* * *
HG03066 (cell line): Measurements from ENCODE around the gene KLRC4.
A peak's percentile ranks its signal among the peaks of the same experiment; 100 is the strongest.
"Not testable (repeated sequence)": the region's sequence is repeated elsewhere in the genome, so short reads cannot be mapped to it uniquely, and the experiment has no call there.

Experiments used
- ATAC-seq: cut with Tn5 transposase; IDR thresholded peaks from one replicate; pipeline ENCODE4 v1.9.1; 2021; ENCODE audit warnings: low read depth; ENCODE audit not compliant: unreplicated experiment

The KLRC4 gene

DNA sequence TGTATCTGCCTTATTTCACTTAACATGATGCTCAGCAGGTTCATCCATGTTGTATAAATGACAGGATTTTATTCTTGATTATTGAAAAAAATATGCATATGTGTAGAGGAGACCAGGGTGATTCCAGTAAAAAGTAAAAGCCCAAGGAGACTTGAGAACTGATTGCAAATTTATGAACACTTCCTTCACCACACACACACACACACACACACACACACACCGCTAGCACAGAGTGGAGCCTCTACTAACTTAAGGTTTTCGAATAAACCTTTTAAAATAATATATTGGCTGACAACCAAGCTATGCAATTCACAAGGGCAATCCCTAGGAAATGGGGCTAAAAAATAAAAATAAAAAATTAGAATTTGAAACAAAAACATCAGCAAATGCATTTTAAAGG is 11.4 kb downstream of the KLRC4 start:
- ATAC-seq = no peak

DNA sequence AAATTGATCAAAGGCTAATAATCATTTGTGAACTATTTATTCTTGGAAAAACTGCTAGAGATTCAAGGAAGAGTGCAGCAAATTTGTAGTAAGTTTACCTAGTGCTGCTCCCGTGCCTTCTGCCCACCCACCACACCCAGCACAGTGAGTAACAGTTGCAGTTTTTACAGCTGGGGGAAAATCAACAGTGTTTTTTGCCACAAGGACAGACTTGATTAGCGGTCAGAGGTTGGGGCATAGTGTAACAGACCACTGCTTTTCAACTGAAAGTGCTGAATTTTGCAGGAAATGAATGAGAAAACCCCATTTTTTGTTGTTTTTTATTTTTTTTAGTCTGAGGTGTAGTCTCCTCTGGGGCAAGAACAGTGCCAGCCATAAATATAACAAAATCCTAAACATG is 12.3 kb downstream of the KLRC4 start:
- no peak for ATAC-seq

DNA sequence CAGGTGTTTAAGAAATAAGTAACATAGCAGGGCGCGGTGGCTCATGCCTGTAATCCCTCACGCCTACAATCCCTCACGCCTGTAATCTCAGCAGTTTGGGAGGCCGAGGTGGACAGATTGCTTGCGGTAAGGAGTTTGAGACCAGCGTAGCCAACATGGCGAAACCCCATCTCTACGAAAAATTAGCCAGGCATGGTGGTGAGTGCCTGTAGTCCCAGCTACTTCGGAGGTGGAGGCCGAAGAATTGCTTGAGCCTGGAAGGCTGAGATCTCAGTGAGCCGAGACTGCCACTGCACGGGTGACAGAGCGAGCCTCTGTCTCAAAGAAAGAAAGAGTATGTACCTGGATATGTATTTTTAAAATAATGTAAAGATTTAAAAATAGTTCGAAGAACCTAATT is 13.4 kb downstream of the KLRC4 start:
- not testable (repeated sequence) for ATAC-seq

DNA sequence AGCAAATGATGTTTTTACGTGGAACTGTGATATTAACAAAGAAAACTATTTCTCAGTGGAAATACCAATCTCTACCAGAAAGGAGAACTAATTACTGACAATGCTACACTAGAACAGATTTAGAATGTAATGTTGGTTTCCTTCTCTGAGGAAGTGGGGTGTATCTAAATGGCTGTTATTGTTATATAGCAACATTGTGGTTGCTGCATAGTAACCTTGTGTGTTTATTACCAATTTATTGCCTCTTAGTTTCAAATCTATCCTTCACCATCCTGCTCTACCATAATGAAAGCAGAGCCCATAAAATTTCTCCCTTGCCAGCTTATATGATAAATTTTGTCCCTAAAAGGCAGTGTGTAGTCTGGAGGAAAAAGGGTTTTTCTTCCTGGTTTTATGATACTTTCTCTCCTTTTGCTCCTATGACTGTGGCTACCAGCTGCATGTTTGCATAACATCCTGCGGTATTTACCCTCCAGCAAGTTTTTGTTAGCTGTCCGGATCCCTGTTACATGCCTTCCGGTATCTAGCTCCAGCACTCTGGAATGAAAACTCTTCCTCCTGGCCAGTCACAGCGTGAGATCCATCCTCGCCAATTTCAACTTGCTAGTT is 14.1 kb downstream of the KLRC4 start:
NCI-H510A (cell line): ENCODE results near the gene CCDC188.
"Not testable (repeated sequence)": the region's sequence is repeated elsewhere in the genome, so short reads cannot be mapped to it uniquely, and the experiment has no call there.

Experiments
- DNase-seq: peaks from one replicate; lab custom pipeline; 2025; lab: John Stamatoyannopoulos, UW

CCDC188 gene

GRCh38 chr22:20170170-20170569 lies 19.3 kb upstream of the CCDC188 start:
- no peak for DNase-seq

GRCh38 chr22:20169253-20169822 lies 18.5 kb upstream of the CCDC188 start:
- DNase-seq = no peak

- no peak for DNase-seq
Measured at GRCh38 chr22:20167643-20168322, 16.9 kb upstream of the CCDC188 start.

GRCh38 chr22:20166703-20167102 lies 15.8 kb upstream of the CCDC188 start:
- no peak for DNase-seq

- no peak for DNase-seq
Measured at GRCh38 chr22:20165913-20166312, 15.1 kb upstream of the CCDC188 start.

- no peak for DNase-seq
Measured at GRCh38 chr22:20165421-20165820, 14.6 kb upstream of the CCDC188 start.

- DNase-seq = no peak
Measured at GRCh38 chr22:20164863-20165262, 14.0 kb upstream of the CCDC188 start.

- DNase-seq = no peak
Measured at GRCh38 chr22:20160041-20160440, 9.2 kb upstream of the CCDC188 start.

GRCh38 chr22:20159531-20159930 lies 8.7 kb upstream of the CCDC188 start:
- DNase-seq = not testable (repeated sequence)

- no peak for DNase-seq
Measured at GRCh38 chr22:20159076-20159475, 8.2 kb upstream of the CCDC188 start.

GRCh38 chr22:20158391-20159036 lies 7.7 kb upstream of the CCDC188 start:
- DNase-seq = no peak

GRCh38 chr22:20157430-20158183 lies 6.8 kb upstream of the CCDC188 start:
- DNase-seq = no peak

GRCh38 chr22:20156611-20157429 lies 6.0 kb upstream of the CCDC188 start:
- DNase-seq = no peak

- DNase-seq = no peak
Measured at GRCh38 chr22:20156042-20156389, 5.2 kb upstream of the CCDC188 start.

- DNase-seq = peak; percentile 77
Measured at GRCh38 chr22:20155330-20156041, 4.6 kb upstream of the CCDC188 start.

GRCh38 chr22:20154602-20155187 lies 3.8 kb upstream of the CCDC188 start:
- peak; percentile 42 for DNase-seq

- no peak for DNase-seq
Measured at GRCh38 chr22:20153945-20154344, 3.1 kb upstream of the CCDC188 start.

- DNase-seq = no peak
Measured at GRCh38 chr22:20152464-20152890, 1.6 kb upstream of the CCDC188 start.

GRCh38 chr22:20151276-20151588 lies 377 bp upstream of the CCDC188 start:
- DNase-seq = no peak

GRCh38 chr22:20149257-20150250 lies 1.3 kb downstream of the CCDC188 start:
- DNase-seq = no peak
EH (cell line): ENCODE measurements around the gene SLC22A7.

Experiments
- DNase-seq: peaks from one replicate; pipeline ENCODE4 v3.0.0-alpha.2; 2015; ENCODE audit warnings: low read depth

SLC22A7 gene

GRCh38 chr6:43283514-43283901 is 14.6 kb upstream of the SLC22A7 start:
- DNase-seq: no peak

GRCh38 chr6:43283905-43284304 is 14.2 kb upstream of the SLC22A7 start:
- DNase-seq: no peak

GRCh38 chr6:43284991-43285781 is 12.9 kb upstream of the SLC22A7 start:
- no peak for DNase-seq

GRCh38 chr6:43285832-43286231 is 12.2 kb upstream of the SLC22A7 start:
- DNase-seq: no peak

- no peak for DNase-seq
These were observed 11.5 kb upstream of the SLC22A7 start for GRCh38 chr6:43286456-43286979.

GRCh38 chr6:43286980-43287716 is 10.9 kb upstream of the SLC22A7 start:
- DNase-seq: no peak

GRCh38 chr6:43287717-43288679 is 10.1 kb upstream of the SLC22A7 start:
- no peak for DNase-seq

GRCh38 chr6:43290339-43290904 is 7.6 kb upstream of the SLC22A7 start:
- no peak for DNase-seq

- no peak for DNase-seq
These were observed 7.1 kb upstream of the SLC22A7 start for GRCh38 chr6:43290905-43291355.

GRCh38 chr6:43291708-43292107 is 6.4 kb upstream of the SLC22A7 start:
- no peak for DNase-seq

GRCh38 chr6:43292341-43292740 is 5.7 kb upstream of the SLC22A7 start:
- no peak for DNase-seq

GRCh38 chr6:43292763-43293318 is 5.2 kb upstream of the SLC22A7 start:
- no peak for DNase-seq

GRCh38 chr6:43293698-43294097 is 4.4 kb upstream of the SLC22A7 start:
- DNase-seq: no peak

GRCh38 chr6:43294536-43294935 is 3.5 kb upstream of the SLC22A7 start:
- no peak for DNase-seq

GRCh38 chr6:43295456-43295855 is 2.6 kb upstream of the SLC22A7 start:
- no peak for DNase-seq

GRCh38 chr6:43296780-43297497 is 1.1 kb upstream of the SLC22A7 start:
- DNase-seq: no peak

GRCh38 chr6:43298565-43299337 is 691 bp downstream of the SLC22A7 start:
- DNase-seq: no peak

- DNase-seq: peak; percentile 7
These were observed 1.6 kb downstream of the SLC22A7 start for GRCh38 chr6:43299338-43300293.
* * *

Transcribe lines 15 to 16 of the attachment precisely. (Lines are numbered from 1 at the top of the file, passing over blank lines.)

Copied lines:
"Not testable (repeated sequence)": the region's sequence is repeated elsewhere in the genome, so short reads cannot be mapped to it uniquely, and the experiment has no call there.

Experiments